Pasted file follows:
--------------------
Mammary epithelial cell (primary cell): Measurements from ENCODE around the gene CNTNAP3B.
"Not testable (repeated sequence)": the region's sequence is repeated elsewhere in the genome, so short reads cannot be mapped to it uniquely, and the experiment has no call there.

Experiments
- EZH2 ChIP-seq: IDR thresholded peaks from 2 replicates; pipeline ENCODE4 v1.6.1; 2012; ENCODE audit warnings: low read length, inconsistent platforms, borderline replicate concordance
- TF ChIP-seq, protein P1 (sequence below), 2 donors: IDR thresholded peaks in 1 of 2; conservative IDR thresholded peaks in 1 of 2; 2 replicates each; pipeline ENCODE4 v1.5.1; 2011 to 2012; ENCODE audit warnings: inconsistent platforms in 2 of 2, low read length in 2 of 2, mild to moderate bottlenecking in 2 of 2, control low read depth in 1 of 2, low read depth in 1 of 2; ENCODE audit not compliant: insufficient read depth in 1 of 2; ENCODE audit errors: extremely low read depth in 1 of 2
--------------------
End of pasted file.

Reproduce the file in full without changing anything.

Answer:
Mammary epithelial cell (primary cell): Measurements from ENCODE around the gene CNTNAP3B.
"Not testable (repeated sequence)": the region's sequence is repeated elsewhere in the genome, so short reads cannot be mapped to it uniquely, and the experiment has no call there.

Experiments
- EZH2 ChIP-seq: IDR thresholded peaks from 2 replicates; pipeline ENCODE4 v1.6.1; 2012; ENCODE audit warnings: low read length, inconsistent platforms, borderline replicate concordance
- TF ChIP-seq, protein P1 (sequence below), 2 donors: IDR thresholded peaks in 1 of 2; conservative IDR thresholded peaks in 1 of 2; 2 replicates each; pipeline ENCODE4 v1.5.1; 2011 to 2012; ENCODE audit warnings: inconsistent platforms in 2 of 2, low read length in 2 of 2, mild to moderate bottlenecking in 2 of 2, control low read depth in 1 of 2, low read depth in 1 of 2; ENCODE audit not compliant: insufficient read depth in 1 of 2; ENCODE audit errors: extremely low read depth in 1 of 2